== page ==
Thursday’s Children, 23 May 2013
I sometimes forget that I’ve done some interesting things until a random conversation brings my experience to light. I’d like to thank Rhiann for the idea for this week’s Thursday’s Children.
One early Spring weekend, while I was still living in England, I decided that I would like to try hang gliding. When I was a lot younger my father took me to see the hang gliders in my local area throwing themselves off of a mountain, with only the flimsiest of light metal frames, and wings made from the material women wear on their legs in the winter, to keep them safe. Years later I decided that I, too, would like to risk my life in this manner.
So off I went to neighbouring Wales to a hilly place called Abergavenny, quite possibly once of the loveliest places I’ve ever seen. I found a hang gliding school and signed up for a weekend session.
Why am I, on what is essentially a writing blog, suddenly talking about my great hang gliding adventure? Well, it occurred to a very nice someone else that hang gliding can be considered a metaphor for writing. And it’s SO true!
Saturday dawned gloriously, the surrounding Welsh hills flashing silver-green in the sun’s rays. A propitious start. We headed out to the top of a small hill and were immediately put to work, all the while being taught glider basics: the way to set up the glider, the harness, how to hang in it, the safety rules and especially what not to do. Writing is the same; you have to learn the basics before you can really start to write the way you want. You learn how to set up a plot, how your characters fit into the story, what really works and what really doesn’t.
It took the entire day for the three of us (there were two fathers there with me, the hang gliding weekend having been father’s day gifts. To this day I have NO idea if the gifts were requested, or if these two strapping men were there merely to save face in front of the givers of the gifts) to progress to the stage where we were ready to try flying. In writing terms I think this equates to getting down to the writing, the creation of stories and novels. The classes are over, you’ve learned a lot and your teacher has let you loose on the world.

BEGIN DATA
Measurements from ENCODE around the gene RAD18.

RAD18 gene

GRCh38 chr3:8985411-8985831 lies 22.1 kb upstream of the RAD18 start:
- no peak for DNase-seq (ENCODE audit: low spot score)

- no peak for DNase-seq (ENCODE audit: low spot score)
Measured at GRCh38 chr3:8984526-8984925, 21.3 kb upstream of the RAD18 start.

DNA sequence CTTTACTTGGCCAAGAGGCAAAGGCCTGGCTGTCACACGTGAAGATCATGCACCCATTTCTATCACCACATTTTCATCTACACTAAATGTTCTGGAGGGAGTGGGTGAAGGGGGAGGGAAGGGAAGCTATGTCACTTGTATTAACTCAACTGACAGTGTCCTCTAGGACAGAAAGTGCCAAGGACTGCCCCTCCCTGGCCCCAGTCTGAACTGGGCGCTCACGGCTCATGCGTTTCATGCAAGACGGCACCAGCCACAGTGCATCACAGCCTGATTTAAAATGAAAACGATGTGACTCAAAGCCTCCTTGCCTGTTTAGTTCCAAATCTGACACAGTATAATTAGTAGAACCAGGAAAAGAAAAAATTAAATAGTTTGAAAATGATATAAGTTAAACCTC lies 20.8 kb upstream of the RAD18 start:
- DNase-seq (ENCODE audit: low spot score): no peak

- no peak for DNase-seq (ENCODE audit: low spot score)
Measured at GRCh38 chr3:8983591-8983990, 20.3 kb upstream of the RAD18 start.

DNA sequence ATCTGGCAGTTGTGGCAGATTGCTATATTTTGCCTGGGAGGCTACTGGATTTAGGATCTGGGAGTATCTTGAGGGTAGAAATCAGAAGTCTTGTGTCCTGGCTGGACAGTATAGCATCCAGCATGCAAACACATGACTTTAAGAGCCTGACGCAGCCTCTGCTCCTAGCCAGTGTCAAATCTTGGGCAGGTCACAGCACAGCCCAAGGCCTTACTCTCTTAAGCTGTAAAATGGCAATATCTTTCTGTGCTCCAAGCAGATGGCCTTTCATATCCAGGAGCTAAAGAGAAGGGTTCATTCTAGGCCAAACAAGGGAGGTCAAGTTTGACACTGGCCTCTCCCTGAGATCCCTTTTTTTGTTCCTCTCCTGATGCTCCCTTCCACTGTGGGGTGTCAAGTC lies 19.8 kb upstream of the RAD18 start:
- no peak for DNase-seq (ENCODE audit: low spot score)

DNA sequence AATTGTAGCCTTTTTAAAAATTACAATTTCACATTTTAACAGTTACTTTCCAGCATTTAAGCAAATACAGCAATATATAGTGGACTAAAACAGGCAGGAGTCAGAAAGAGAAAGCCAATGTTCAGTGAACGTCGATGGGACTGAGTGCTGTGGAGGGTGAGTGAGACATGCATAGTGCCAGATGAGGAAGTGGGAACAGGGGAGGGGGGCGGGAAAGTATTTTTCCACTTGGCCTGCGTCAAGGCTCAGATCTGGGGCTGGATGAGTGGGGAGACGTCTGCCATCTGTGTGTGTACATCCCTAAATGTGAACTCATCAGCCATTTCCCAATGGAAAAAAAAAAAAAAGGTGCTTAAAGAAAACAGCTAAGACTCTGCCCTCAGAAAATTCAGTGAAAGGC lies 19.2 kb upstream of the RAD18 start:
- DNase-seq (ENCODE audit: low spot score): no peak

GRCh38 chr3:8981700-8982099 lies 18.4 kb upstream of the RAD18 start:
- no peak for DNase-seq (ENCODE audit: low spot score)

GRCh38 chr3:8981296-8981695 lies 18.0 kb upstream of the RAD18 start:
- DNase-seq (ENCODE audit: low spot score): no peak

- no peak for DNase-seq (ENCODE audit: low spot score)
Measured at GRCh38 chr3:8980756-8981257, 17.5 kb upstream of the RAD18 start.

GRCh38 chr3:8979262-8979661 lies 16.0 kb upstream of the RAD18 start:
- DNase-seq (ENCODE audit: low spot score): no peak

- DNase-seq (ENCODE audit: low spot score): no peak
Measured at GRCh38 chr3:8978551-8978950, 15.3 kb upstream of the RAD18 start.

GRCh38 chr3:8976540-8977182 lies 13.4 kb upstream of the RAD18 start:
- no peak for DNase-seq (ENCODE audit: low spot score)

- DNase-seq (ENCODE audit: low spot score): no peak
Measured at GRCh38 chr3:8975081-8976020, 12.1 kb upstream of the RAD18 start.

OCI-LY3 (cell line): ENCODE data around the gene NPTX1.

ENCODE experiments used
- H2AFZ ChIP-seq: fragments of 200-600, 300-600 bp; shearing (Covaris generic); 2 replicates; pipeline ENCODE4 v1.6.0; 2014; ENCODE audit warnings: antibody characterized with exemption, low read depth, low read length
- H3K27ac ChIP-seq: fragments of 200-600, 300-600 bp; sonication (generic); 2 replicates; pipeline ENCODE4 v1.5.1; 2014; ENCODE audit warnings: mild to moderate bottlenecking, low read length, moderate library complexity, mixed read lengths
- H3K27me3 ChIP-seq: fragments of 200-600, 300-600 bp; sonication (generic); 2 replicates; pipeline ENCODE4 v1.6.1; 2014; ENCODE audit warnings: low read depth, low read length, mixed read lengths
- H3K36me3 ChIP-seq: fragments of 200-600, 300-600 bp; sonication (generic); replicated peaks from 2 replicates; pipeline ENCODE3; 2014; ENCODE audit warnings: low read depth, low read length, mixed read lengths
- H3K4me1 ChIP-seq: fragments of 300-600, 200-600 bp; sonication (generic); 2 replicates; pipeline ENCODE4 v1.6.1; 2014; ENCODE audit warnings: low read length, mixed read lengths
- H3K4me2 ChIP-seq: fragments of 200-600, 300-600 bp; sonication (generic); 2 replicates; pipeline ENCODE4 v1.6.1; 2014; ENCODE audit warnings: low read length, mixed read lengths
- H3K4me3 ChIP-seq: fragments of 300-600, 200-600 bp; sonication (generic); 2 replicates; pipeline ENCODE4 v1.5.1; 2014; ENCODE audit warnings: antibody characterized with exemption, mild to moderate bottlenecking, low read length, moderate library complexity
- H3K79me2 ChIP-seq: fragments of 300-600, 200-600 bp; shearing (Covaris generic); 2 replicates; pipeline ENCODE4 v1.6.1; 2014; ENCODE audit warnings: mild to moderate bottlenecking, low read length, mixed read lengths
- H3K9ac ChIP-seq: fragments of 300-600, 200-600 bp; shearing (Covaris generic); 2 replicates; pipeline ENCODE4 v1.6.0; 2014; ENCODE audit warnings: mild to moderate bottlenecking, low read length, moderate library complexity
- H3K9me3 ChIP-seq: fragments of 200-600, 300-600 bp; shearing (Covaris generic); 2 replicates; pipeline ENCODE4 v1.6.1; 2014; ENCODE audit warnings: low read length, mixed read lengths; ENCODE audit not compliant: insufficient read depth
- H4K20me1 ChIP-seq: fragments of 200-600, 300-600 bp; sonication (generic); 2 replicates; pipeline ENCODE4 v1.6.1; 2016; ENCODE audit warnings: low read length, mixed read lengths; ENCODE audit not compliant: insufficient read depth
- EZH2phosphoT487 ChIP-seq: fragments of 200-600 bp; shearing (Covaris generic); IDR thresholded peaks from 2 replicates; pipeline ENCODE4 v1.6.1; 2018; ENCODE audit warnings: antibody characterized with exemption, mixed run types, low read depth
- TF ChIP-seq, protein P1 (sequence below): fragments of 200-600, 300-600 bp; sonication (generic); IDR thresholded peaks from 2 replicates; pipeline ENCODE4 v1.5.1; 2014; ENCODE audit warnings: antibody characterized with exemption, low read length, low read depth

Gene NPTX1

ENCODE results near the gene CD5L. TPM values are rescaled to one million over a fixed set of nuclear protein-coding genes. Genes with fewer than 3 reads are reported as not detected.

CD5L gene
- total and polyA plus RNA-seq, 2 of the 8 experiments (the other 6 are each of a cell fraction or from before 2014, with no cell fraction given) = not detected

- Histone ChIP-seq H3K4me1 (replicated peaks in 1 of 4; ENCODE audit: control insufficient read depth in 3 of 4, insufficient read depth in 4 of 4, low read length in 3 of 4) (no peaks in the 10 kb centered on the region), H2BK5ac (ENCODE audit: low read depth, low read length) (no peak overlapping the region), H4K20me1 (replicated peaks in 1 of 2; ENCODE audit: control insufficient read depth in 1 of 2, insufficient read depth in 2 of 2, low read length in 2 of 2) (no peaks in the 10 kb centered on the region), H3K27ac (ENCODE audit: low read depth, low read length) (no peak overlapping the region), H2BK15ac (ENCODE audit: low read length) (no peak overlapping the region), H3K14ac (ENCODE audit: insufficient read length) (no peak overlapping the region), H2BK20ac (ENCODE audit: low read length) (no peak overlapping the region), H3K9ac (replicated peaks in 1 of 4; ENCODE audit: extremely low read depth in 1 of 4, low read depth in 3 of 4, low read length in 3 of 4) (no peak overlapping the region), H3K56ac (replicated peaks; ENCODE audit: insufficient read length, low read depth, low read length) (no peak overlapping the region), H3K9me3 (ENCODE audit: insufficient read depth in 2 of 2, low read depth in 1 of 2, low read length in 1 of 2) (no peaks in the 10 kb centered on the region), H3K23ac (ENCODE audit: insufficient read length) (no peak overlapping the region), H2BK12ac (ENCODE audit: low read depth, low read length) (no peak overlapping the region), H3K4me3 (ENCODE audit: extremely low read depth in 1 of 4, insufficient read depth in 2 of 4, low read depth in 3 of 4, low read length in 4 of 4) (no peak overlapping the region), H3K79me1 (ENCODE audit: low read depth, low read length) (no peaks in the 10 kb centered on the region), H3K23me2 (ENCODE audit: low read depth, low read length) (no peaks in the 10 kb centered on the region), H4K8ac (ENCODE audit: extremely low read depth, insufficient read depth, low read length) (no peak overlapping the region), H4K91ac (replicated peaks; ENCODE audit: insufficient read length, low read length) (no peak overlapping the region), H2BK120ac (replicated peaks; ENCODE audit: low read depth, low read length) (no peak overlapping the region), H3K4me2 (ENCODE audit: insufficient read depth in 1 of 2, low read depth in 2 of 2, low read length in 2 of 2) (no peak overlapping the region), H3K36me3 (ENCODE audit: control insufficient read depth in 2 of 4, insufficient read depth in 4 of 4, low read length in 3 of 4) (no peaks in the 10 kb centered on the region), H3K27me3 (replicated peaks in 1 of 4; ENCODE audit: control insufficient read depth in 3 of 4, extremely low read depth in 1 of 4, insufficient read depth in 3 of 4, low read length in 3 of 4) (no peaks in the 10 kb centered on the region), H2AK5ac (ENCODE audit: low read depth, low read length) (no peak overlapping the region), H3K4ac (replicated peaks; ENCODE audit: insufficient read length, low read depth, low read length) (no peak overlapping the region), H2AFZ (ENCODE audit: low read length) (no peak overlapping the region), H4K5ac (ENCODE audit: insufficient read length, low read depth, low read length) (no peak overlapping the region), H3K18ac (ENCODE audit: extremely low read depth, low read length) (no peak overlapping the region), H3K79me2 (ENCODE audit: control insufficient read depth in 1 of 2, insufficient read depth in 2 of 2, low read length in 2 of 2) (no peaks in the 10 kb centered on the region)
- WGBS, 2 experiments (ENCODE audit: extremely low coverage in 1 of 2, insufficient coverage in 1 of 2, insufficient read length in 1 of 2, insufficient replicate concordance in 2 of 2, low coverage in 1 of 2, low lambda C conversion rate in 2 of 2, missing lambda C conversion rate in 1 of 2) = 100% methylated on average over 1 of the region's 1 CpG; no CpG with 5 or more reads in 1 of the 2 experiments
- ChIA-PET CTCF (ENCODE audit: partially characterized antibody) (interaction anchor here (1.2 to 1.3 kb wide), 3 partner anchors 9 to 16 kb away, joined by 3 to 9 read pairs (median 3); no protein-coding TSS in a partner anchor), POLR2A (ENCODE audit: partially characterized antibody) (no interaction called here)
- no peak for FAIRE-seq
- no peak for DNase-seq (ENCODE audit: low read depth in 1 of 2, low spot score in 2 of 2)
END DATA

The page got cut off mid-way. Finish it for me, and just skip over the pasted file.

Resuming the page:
The next day I wasn’t the first of our group to try, I stood aside while one of the dads volunteered. He did an admirable job of repeating safety rules and of providing a running monologue of all of the checks and rechecks he was doing. Which makes me feel bad that, when he got the glider up and started running down the hill, waiting for the wind to lift him from terra firma, he just kept running. And running. Apparently there wasn’t quite enough of a breeze to, erm, lift his bulk. The next dad tried and alas, had the same result. Not everyone succeeds. As with writing. You’ve completed your book, it’s been beta read numerous times, edited and rewritten and now you’re waiting for the ‘ding’ of a new email. From one of the agents you’ve queried. And sadly, at this point, not everyone gets the good news they’re looking for. Not everyone gets to fly.
It was my turn now. Let me just say, I’m very light. Light enough for the breeze that had disappointed everyone else to lift me suddenly and unexpectedly into the air. After two steps. Seriously, I took a moment to balance the glider on my shoulders, took a breath and prepared to run down that hill. Two steps later I was airborne. As a beginner I was tethered to the longest rope I’ve ever seen, the other end of which was the instructor. But I was still freaking out. It’s my flailing legs I remember, and a voice screaming “WhatdoIdowhatdoIdowhatdoIdo?!” Obviously one of the dads had something else going on. *ahem* Anyway, I had made it, I was flying! And I feel the same way when I receive a Very Good email, an agent telling me they enjoyed my query and could I send a full? Damn yeah, THAT’s flying.
There’s an expression in hang gliding called a ‘full stall’. And yes, it’s exactly what it sounds like. The instructor began calling out “Turn left! Turn left!” I tried to do as I’d been taught but unfortunately that’s when human instinct took over. Hang gliders rely on air flowing over the top of the wings (among other things) to stay aloft. If the air flow is cut, the glider stops and falls. Just like that. Thud. So think about this: when you feel like you’re falling forward, without thinking you put your arms out to stop yourself, right? Instinct. When you do this in a glider, you push the frame forward, the wings tip up at the front and the air is immediately cut. Thud. I’ve had a few full MS requests come back as passes and you know what? Thud. It hurts! I tried hard, I managed to fly and now I’m firmly back on earth. Rejection sucks.
But you know why we fall, right? So we might learn to pick ourselves up. Or, if you like: Ever tried? Ever failed? No matter. Try Again. Fail again. Fail better. (prize to whomever gets both of those.) Learn from what you did wrong the first, second, third, nth time and try again. Fail again. Fail better. And fly.
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